About this book
Data analysis is important from two points of view: first, it enables a large mass of information to be reduced to a reasonable compass, and second, it assists in the interpretation of experimental results against some framework of theory. The purpose of this text is to provide a practical introduction to numerical methods of data analysis which have applica tion in the field of experimental chemical kinetics. Recognizing that kinetic data have many features in common with data derived from other sources, I have considered it appropriate to discuss a selection of general methods of data analysis in the early chapters of the text. It is the author's experience that an outline of these methods is not always easy to locate in summary form, and that their usefulness is often not sufficiently appreciated. Inclusion of these methods in the early chapters has been aimed at simplifying discussion in the later chapters which are more particularly concerned with kinetic systems. By the provision of a number of worked examples and problems, it is hoped that the reader will develop a feeling for the range of methods available and for their relative merits. Throughout the text, the mathematical treatment has been kept relatively simple, lengthy proofs being avoided. I have preferred to indicate the 'sense' and usefulness of the various methods rather than to justify them on strict mathematical grounds.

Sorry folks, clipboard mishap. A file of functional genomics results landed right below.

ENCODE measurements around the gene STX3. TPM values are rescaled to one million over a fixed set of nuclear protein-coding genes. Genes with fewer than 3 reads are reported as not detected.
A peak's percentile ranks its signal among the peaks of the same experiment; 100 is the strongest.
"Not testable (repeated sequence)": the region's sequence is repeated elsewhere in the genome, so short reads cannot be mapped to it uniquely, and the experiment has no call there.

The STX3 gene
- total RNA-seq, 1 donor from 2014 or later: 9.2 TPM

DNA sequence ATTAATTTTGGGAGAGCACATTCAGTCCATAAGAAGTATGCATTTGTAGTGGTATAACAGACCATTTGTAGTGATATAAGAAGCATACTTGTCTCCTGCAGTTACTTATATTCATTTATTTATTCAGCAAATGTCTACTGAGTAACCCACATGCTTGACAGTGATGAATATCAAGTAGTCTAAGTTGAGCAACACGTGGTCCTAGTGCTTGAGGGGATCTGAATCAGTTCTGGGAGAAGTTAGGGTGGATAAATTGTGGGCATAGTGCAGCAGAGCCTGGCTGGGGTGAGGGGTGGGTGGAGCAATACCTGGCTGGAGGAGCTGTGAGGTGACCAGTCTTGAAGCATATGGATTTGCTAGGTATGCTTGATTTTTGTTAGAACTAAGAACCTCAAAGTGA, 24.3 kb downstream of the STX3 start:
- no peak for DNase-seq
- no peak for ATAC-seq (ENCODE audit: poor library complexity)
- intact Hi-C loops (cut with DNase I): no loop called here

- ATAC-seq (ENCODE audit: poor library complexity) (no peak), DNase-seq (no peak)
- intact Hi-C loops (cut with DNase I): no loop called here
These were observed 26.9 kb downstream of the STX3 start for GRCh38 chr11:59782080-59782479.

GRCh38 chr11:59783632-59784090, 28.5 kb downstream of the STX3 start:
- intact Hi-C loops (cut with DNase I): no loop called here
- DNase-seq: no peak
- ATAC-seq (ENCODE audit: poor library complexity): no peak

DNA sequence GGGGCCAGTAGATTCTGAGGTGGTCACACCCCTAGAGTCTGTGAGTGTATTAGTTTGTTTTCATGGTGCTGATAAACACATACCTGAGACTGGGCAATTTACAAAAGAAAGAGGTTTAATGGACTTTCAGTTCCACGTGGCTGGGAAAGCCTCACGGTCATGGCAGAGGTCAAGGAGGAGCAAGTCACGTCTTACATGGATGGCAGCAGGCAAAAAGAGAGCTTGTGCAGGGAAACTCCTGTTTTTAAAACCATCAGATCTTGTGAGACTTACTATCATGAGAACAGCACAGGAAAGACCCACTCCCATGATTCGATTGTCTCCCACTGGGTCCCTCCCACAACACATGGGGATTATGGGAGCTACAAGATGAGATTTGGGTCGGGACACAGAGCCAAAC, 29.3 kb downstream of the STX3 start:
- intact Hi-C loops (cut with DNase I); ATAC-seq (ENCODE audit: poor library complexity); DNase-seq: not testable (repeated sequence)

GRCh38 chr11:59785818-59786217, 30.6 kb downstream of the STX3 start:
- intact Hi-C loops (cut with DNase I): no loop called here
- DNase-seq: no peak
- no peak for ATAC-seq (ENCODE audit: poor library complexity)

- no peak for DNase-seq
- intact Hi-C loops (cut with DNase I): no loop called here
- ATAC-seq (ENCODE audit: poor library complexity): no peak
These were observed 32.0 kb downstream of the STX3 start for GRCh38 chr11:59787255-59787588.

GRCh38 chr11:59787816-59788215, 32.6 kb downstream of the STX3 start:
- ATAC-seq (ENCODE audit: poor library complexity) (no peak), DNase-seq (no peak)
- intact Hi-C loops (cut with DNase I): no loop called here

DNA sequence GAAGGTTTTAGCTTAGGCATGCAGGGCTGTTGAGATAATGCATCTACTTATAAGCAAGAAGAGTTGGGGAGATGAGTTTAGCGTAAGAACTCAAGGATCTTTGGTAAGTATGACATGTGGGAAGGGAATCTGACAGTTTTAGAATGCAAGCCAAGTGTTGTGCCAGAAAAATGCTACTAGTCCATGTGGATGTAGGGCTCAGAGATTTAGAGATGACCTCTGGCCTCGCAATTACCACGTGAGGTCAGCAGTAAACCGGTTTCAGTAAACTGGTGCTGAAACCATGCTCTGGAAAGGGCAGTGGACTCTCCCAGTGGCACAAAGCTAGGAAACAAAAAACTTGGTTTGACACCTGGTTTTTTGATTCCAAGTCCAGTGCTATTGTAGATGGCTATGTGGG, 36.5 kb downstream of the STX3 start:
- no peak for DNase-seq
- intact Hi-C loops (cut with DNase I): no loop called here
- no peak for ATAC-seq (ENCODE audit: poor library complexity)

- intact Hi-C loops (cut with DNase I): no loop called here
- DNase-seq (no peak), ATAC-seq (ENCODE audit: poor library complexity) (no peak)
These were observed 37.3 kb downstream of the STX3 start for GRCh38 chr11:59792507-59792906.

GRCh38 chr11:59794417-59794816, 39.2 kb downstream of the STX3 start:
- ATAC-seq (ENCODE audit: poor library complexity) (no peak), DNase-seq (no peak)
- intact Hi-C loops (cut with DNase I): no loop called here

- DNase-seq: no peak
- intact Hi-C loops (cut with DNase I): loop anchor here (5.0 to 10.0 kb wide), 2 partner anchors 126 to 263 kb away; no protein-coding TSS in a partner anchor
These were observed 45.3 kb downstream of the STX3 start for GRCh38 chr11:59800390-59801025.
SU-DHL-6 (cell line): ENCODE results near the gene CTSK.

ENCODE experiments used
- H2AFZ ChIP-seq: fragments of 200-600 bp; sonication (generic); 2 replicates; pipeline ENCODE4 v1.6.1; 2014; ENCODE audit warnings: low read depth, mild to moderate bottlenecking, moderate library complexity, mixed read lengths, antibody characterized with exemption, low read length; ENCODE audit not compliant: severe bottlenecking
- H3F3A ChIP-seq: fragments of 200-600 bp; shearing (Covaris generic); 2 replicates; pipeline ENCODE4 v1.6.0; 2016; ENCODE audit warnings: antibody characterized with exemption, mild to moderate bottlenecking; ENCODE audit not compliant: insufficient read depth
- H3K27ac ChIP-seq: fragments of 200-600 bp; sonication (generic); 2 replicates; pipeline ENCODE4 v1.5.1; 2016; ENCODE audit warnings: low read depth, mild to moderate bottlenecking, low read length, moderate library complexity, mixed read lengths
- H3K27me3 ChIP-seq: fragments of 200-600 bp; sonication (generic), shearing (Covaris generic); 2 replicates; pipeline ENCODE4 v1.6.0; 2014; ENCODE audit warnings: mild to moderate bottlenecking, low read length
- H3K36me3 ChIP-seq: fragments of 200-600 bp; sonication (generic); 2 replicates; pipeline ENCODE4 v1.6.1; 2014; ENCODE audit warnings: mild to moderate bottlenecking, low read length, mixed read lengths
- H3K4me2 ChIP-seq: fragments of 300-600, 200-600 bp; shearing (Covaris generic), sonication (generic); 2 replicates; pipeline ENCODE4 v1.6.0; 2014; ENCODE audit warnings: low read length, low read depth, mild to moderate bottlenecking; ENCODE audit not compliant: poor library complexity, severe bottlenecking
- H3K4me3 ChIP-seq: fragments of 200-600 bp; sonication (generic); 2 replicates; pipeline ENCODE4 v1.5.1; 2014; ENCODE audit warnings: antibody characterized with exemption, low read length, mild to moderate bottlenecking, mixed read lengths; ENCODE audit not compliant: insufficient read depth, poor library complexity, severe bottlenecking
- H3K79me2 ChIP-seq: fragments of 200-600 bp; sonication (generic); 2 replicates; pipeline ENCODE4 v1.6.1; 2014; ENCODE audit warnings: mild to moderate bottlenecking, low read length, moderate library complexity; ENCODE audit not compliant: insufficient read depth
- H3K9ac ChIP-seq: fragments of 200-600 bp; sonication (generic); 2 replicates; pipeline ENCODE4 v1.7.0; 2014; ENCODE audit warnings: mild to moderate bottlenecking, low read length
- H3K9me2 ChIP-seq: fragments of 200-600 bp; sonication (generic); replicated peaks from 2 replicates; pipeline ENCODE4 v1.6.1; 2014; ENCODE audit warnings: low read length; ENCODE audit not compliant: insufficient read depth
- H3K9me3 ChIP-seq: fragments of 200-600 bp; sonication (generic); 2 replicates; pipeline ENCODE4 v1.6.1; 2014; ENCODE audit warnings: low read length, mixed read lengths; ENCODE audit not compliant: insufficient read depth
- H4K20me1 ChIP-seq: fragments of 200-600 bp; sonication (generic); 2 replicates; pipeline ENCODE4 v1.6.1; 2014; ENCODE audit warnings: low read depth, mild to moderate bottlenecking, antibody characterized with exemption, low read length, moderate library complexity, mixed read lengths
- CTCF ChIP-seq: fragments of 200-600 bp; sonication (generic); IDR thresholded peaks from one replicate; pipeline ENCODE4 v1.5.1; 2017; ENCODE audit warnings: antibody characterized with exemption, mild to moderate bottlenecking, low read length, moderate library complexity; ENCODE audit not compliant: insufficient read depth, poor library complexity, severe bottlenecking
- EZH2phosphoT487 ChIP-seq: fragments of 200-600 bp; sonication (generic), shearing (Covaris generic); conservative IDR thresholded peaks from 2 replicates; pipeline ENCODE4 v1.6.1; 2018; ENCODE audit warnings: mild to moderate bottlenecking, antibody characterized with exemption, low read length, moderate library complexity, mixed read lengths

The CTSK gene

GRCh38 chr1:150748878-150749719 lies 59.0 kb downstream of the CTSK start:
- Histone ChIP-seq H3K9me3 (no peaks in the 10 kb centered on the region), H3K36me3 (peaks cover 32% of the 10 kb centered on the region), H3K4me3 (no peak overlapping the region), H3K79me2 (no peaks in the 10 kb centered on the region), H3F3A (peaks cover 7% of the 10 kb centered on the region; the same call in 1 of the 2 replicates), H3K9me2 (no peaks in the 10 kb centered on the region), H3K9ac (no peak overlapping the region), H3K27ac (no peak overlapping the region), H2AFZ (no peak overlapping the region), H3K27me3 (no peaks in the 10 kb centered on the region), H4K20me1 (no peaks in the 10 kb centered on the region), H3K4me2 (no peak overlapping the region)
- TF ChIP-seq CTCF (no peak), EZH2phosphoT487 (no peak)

experiment information kinetics numerical method